Every other week Suzanne Erb of Our Lady of Hope Parish on North Broad Street in Philadelphia plays the piano and cantors at the 4:30 p.m. Vigil Mass. That in itself is not unusual; in many small parishes musicians do double duty.
What is special is that Erb is blind; literally everything she does has to be memorized in advance. You can’t play the piano and read Braille simultaneously.
A real bonus for her is to have copies of the Mass readings and Propers ahead of time, either audibly or in Braille, so that she can tailor the music to those readings and prayers.
Erb’s task is made much easier through materials provided by the Xavier Society for the Blind, a little-known nonprofit headquartered in New York that provides Catholic-themed materials, including Mass readings.
It was founded by Jesuit Father Joseph Stadelman as a publishing house to make writings on religion and spirituality available to the blind. Early in its history it transcribed the entire Bible into Braille, and more recently has done the same thing for the current Catechism of the Catholic Church.
The society takes its name from where it was founded in 1900: the College of St. Francis Xavier, now Xavier College Preparatory School.
The Xavier Society’s mission statement really tells the story: “To provide the Word of God and the best of Roman Catholic teaching and literature, spiritual and inspirational material, to blind or visually impaired persons of any faith in whatever format best suits their needs at no charge.”
“No charge” means exactly that, according to Malachy Fallon, the executive director of the Xavier Society for the Blind. There is no fee for the material supplied or membership fees for belonging.
“I’ve been here for about three years and feel very fortunate to be part of the organization. The mission is so important,” he said.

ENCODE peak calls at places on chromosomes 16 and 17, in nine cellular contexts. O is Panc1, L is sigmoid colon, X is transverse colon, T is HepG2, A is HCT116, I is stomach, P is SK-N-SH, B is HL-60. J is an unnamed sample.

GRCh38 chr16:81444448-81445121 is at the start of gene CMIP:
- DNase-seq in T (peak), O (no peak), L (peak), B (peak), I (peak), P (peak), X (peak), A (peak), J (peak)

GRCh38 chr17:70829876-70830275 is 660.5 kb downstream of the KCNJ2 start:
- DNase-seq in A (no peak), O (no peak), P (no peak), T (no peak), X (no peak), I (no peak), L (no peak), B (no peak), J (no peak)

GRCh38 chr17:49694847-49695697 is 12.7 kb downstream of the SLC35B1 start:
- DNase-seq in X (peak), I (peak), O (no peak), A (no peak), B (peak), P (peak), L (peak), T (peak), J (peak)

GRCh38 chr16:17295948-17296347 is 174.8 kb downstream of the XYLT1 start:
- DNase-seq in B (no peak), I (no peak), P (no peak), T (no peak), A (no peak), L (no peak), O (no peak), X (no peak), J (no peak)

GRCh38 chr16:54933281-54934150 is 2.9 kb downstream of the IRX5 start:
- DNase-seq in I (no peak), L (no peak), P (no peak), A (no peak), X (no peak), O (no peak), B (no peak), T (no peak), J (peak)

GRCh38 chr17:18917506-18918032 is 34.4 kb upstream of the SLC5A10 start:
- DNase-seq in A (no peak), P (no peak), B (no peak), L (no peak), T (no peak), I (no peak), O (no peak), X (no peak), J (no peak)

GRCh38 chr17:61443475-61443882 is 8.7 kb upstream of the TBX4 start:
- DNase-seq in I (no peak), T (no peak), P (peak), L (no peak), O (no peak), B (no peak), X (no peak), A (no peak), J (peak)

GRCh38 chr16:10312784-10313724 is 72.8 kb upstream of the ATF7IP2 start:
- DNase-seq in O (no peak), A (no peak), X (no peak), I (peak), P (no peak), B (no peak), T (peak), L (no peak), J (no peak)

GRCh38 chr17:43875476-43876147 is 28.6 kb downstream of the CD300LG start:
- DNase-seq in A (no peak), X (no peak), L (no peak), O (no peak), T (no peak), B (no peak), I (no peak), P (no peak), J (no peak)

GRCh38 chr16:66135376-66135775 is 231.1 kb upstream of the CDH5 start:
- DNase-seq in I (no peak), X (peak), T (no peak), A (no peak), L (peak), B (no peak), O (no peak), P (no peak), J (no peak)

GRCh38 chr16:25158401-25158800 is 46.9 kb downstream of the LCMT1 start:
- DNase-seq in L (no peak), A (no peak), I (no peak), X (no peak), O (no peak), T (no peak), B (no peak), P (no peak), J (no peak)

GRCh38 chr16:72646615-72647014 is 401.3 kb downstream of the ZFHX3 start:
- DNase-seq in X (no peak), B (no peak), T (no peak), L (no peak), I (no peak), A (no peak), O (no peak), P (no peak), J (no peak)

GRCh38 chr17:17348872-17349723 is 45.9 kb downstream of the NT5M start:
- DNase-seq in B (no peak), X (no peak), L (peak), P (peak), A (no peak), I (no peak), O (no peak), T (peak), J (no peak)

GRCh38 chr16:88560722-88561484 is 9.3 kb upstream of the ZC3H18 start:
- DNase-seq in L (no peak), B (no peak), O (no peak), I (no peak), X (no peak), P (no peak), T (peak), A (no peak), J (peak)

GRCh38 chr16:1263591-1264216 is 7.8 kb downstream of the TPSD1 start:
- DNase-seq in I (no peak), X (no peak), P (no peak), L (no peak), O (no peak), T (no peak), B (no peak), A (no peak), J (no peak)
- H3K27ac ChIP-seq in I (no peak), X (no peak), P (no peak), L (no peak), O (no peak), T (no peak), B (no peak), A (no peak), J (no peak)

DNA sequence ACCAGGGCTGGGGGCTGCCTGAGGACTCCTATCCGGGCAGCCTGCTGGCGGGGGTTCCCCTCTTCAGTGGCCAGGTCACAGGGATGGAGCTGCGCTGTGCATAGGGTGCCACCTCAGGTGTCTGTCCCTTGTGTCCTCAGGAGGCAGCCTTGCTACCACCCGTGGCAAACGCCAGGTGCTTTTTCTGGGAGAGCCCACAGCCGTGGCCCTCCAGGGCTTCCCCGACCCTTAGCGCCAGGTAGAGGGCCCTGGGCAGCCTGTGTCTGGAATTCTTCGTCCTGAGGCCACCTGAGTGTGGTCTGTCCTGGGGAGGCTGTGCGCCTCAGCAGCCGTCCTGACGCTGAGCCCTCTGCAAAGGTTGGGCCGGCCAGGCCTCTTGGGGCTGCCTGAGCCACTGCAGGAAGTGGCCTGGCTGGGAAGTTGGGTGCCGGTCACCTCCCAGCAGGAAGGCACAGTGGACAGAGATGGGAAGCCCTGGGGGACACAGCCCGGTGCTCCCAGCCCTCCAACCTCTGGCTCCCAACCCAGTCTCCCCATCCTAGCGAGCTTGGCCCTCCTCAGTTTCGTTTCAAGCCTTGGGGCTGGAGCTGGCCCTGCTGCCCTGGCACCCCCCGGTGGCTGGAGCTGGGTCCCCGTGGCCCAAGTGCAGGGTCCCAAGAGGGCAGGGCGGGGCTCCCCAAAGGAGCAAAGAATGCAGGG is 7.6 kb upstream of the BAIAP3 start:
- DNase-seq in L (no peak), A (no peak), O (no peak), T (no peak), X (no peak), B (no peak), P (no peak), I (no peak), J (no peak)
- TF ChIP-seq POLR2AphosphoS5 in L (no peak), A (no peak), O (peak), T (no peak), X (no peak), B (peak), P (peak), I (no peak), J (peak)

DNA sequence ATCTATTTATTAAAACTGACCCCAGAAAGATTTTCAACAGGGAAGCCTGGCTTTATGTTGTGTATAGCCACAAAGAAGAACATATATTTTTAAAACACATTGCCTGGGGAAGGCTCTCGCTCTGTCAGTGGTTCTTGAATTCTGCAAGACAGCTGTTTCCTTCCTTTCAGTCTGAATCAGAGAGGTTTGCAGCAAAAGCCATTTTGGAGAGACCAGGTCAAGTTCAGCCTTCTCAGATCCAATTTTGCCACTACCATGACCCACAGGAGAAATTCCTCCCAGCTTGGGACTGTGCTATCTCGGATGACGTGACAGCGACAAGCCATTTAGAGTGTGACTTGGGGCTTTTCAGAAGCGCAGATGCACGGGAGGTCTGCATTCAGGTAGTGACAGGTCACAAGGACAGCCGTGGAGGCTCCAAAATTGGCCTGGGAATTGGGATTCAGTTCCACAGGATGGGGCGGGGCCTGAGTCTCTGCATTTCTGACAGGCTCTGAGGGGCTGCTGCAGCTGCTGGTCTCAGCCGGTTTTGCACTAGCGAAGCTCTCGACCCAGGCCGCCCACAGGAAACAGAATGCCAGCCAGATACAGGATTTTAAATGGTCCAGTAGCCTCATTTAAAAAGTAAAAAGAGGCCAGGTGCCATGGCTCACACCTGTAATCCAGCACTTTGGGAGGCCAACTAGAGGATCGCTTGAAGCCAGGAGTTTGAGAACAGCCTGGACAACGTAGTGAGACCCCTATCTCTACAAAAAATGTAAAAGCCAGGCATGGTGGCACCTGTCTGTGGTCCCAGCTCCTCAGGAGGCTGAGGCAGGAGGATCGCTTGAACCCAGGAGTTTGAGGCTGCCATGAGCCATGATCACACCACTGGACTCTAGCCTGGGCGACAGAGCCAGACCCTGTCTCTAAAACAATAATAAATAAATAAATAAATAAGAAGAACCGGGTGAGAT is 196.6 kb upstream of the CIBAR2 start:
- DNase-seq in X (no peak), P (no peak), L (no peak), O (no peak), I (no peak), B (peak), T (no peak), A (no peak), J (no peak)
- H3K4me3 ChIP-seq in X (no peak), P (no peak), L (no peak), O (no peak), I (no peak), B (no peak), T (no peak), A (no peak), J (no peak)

While Braille was the only medium available for the blind when the society was founded, now there are other media available including audio books.
But Bill McCann, a member of St. Isaac Jogues Parish in Wayne, still prefers Braille, which he learned as a child at St. Lucy Day School in Philadelphia. He relies on the Xavier Society for the Mass readings and other publications that he can read.
Today, many blind children are mainstreamed in public schools, and a lot of them don’t learn Braille, he explained. This type of education has good points but a downside too.
Because they mostly learn through recordings, they miss the nuances of written language, for example spelling, and consequently many of the children are poor spellers. “I see that in letters I get,” McCann said.
A trumpeter and avid music lover, he has developed a program that transcribes printed music scores into a code similar to Braille.
He is also active with the Xavier Society and has served on its board. He especially loves the annual Mass that the society celebrates in New York annually for the feast of St. Lucy, the patron saint of the blind.
But in some ways the Xavier Society, which is fully recognized by the U.S. Conference of Catholic Bishops, is a hidden gem. It is serving about 2,000 people annually but could easily serve more, according to Fallon.
If you know someone who is blind and would like to receive free Catholic religious materials, check out the society’s website at XavierSocietyfortheBlind.org, email them at firstname.lastname@example.org or call 212-473-7800.
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